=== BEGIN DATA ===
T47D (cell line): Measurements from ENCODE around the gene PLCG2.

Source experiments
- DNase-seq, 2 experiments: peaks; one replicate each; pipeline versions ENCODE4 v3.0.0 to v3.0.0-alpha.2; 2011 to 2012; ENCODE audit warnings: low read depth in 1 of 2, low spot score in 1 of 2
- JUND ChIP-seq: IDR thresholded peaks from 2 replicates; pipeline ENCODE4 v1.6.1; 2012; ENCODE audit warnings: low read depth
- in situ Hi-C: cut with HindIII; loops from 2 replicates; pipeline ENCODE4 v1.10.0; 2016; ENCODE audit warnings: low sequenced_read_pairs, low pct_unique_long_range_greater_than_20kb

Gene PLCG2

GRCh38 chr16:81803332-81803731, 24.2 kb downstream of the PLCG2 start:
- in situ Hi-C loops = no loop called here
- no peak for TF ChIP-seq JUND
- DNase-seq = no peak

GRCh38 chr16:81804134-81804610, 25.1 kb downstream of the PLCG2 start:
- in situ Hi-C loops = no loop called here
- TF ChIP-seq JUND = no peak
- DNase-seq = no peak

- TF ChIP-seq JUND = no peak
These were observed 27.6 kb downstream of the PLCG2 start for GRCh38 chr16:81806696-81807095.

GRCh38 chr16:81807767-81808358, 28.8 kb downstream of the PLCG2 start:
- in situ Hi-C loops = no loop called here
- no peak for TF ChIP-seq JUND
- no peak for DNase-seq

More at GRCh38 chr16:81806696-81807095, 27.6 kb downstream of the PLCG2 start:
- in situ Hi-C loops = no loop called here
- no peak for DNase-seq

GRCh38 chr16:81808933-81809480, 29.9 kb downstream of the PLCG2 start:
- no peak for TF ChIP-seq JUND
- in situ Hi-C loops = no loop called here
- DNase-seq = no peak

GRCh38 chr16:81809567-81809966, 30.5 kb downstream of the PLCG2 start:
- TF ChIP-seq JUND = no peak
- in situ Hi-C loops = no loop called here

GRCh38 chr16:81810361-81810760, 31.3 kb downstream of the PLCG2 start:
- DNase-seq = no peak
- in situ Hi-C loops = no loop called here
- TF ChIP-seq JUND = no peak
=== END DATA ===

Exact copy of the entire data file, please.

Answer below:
T47D (cell line): Measurements from ENCODE around the gene PLCG2.

Source experiments
- DNase-seq, 2 experiments: peaks; one replicate each; pipeline versions ENCODE4 v3.0.0 to v3.0.0-alpha.2; 2011 to 2012; ENCODE audit warnings: low read depth in 1 of 2, low spot score in 1 of 2
- JUND ChIP-seq: IDR thresholded peaks from 2 replicates; pipeline ENCODE4 v1.6.1; 2012; ENCODE audit warnings: low read depth
- in situ Hi-C: cut with HindIII; loops from 2 replicates; pipeline ENCODE4 v1.10.0; 2016; ENCODE audit warnings: low sequenced_read_pairs, low pct_unique_long_range_greater_than_20kb

Gene PLCG2

GRCh38 chr16:81803332-81803731, 24.2 kb downstream of the PLCG2 start:
- in situ Hi-C loops = no loop called here
- no peak for TF ChIP-seq JUND
- DNase-seq = no peak

GRCh38 chr16:81804134-81804610, 25.1 kb downstream of the PLCG2 start:
- in situ Hi-C loops = no loop called here
- TF ChIP-seq JUND = no peak
- DNase-seq = no peak

- TF ChIP-seq JUND = no peak
These were observed 27.6 kb downstream of the PLCG2 start for GRCh38 chr16:81806696-81807095.

GRCh38 chr16:81807767-81808358, 28.8 kb downstream of the PLCG2 start:
- in situ Hi-C loops = no loop called here
- no peak for TF ChIP-seq JUND
- no peak for DNase-seq

More at GRCh38 chr16:81806696-81807095, 27.6 kb downstream of the PLCG2 start:
- in situ Hi-C loops = no loop called here
- no peak for DNase-seq

GRCh38 chr16:81808933-81809480, 29.9 kb downstream of the PLCG2 start:
- no peak for TF ChIP-seq JUND
- in situ Hi-C loops = no loop called here
- DNase-seq = no peak

GRCh38 chr16:81809567-81809966, 30.5 kb downstream of the PLCG2 start:
- TF ChIP-seq JUND = no peak
- in situ Hi-C loops = no loop called here

GRCh38 chr16:81810361-81810760, 31.3 kb downstream of the PLCG2 start:
- DNase-seq = no peak
- in situ Hi-C loops = no loop called here
- TF ChIP-seq JUND = no peak